Compared to the commercialism and staginess of current reality shows, the daddy of them all retains an unfiltered charm

The third season of Netflix’s abstinence-in-bikinis reality show, Too Hot to Handle, launched on the platform in late January with a surprising twist. At the beginning of the first episode, the show’s narrator, Desiree Burch, explained to viewers that one day after wrapping up the filming of season two last year, an entirely new cast was introduced to the show’s villa in the Turks and Caicos Islands. As with the second season’s brigade of contestants, season three’s group were not informed that they would be appearing on Too Hot to Handle, whose agonising reputation precedes it. Instead, the programme-makers told their band of singles that this was a sexy show called Pleasure Island, complete with a fake host and its own in-show lingo.

The participants in Too Hot to Handle’s third season had no idea this trick had also been used on their predecessors. They seemed dejected, if still slightly knowing, when they were told. But it’s not surprising that the show’s producers were keen to pull the rug out from under them in pursuit of “authenticity”. Reality TV is now self-consciously commercial, with contestants increasingly seeing its shows as a fast track to brand partnerships and sponsorship deals in a TV-to-Instagram-influencer pipeline. Contestants take part with the intention of growing their social media followings and signing lucrative promotional deals when they leave. Over the years, even the format and production values of reality TV have become predictably staged: we get scene transitions with establishing shots, musical interludes and stock character tropes that become even more pronounced during the edit.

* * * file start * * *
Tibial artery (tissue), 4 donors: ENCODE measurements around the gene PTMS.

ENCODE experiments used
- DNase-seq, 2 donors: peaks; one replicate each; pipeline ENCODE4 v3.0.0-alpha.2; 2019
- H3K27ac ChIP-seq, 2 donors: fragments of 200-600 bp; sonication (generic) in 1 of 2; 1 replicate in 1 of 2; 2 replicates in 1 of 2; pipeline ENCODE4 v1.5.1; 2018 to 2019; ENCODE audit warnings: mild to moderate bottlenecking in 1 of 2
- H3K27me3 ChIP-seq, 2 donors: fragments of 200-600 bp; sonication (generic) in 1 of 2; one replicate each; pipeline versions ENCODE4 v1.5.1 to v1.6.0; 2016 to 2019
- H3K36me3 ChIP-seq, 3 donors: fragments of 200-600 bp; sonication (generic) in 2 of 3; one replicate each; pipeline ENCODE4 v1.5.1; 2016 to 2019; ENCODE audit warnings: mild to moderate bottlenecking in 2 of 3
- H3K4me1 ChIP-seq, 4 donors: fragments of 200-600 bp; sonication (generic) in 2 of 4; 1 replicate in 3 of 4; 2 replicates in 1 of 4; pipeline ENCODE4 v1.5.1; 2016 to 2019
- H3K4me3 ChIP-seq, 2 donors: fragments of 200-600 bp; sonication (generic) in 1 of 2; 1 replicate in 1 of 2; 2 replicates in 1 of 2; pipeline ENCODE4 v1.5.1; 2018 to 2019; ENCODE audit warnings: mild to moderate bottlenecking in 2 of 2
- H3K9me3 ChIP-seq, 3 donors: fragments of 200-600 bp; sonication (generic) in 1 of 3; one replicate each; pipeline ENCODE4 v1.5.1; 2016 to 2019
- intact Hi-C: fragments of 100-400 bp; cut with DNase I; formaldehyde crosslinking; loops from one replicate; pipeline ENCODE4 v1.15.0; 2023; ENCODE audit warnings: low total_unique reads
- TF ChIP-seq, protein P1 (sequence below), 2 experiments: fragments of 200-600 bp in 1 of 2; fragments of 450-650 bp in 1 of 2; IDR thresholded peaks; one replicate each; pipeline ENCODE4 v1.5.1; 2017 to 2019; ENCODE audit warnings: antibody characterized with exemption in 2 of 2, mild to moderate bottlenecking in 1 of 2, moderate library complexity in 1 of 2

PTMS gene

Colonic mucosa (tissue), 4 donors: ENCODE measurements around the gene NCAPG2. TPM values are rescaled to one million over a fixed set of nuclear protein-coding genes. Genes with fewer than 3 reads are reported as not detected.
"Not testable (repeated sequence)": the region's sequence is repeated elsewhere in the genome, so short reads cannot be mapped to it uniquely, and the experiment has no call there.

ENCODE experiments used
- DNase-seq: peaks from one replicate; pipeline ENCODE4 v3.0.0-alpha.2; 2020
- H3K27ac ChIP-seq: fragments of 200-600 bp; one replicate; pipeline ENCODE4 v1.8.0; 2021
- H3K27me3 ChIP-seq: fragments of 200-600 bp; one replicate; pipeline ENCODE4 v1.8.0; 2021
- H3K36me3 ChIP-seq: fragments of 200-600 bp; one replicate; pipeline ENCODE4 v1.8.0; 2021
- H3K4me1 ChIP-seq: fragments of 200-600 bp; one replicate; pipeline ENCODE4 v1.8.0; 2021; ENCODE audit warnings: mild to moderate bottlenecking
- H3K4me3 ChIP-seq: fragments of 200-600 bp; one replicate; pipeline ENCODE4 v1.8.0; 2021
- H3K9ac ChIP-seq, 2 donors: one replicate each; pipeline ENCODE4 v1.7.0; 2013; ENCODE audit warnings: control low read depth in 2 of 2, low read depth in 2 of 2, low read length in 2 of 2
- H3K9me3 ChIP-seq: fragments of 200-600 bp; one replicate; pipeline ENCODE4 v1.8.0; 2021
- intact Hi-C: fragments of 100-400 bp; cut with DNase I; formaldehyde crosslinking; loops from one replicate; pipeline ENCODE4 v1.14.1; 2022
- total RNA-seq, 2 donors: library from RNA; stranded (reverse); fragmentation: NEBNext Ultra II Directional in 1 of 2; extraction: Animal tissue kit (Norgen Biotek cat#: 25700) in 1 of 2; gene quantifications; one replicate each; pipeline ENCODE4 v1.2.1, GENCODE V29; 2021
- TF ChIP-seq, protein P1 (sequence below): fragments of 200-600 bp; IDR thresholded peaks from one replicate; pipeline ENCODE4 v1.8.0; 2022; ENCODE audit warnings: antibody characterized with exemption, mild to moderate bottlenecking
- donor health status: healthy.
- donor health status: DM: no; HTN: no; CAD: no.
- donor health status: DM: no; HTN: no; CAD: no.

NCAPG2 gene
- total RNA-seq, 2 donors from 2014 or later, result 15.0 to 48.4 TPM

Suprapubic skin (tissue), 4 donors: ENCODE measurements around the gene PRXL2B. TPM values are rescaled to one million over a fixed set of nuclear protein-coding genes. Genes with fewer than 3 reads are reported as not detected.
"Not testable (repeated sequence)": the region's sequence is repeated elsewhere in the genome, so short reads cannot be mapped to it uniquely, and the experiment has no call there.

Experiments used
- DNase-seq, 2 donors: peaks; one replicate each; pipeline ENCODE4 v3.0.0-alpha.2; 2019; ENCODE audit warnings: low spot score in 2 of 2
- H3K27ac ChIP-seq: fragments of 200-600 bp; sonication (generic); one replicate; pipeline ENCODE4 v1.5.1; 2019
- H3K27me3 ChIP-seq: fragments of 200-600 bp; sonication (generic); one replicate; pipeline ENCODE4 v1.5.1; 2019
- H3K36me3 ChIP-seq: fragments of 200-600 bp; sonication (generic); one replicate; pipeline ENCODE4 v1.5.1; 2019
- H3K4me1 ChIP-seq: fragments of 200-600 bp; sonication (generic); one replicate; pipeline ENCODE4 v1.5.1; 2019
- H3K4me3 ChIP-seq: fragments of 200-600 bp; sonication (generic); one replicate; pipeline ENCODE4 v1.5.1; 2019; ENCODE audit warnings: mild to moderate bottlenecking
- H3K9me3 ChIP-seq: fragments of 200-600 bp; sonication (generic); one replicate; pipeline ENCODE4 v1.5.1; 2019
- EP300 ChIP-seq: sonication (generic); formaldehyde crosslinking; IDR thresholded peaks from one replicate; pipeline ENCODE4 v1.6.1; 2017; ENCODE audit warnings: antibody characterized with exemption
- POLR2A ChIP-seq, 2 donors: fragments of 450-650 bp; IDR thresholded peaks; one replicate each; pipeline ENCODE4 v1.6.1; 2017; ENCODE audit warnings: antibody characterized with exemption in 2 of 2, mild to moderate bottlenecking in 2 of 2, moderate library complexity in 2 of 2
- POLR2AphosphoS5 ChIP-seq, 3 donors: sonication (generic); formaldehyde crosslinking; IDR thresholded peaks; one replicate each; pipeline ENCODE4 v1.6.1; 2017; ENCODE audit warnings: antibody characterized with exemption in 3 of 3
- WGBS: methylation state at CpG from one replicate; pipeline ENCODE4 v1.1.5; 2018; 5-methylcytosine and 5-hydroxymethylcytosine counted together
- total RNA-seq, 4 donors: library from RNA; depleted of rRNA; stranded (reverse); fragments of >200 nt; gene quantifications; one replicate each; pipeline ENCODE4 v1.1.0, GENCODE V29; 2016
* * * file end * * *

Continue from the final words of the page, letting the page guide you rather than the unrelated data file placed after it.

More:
Lauren O’Neill is a culture writer for Vice UK

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